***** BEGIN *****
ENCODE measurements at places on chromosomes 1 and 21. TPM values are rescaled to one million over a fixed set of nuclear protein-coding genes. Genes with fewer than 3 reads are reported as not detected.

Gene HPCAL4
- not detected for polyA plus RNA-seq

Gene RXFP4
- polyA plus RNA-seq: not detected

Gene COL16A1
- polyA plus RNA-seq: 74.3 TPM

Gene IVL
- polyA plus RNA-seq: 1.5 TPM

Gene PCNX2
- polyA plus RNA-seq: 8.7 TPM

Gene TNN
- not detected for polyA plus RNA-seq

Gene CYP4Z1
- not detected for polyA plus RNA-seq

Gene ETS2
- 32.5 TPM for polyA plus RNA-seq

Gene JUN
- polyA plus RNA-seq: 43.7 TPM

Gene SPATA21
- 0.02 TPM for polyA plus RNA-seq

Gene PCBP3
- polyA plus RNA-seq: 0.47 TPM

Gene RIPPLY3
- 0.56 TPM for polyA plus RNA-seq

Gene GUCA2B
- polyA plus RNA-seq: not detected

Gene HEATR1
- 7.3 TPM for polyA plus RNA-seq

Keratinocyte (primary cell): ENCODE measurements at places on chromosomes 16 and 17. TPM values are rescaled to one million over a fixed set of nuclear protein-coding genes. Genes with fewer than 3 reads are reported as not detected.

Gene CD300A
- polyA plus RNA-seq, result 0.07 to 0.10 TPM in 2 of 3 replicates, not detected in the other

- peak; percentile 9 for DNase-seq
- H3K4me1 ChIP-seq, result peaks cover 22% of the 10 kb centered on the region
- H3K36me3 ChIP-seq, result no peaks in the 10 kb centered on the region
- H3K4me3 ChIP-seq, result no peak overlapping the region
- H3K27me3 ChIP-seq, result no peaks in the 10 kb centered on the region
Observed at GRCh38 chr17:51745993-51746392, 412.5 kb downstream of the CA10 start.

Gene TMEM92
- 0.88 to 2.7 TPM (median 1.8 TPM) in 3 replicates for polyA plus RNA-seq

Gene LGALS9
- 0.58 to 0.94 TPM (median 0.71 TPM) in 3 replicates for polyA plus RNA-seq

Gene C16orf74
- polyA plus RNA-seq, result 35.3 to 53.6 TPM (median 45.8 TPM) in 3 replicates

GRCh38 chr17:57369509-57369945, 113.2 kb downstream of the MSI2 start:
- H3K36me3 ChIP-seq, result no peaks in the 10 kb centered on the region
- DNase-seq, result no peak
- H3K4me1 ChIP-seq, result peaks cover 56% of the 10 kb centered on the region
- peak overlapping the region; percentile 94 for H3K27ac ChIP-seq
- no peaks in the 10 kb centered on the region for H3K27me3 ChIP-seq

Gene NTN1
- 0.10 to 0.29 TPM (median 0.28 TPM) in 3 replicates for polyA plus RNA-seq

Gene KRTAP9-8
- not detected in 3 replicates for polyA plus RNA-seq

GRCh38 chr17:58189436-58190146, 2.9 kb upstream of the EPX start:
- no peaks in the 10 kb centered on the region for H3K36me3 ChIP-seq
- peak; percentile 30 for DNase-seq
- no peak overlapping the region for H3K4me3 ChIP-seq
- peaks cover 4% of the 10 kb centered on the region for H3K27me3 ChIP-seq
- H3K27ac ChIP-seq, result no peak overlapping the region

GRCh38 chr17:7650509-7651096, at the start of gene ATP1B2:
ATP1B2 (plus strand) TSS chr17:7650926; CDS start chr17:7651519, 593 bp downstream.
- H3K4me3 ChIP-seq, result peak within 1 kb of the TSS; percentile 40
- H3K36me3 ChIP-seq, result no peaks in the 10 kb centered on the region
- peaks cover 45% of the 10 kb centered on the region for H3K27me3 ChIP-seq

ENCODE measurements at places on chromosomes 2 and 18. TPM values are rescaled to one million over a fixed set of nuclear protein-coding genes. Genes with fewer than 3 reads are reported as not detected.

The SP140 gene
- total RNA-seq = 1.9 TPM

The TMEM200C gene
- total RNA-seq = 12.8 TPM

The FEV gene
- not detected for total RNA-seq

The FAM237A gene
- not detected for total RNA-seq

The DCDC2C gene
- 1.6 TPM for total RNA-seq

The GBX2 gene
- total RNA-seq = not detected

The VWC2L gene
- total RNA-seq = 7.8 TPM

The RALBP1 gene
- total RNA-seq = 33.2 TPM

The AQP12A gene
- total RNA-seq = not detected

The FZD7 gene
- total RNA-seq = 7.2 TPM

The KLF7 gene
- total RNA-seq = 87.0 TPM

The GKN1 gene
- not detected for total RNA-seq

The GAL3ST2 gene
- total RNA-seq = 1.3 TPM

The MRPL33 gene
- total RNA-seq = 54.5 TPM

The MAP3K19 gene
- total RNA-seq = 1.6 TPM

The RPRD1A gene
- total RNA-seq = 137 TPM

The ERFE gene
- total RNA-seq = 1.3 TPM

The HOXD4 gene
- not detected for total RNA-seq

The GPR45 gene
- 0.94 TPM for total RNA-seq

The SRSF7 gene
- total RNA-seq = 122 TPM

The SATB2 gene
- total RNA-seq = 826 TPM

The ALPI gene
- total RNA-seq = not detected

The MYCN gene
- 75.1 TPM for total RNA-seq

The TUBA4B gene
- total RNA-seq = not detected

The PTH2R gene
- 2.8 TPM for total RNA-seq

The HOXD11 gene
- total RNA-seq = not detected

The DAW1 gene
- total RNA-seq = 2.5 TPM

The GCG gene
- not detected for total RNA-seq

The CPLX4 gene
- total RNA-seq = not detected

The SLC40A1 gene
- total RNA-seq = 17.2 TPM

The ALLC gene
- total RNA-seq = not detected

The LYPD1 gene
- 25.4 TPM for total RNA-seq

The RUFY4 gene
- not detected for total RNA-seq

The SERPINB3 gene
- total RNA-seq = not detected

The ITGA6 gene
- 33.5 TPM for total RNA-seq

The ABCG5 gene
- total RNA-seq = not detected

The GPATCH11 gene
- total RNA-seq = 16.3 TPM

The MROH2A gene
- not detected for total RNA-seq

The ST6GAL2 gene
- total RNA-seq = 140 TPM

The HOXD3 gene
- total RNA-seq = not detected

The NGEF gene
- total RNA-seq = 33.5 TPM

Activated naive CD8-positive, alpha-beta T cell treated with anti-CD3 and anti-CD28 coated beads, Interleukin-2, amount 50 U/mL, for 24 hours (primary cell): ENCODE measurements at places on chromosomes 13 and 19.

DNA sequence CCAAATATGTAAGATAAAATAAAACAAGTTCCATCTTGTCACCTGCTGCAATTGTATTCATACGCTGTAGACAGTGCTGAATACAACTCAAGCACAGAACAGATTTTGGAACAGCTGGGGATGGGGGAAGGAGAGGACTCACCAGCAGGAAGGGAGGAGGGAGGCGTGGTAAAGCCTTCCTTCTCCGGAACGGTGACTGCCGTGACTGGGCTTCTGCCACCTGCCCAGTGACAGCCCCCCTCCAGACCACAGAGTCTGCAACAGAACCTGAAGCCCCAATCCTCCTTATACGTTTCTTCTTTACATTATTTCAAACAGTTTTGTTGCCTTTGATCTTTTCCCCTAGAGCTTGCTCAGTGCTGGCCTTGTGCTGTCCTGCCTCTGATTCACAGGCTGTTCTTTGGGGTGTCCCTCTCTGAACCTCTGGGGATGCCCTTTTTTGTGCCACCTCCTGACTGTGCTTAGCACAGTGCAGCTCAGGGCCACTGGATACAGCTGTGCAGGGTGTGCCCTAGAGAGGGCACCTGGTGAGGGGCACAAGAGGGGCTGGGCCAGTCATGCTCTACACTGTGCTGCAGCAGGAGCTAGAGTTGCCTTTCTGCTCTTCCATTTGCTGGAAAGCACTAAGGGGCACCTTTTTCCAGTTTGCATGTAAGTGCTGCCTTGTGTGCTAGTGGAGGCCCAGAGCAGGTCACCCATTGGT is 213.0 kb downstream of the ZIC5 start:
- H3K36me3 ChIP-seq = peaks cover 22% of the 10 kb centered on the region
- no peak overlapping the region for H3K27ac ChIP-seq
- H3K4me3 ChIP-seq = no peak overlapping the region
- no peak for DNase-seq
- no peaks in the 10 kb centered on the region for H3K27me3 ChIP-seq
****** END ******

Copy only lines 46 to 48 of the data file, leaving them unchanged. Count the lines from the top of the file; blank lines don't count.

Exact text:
- H3K36me3 ChIP-seq, result no peaks in the 10 kb centered on the region
- DNase-seq, result no peak
- H3K4me1 ChIP-seq, result peaks cover 56% of the 10 kb centered on the region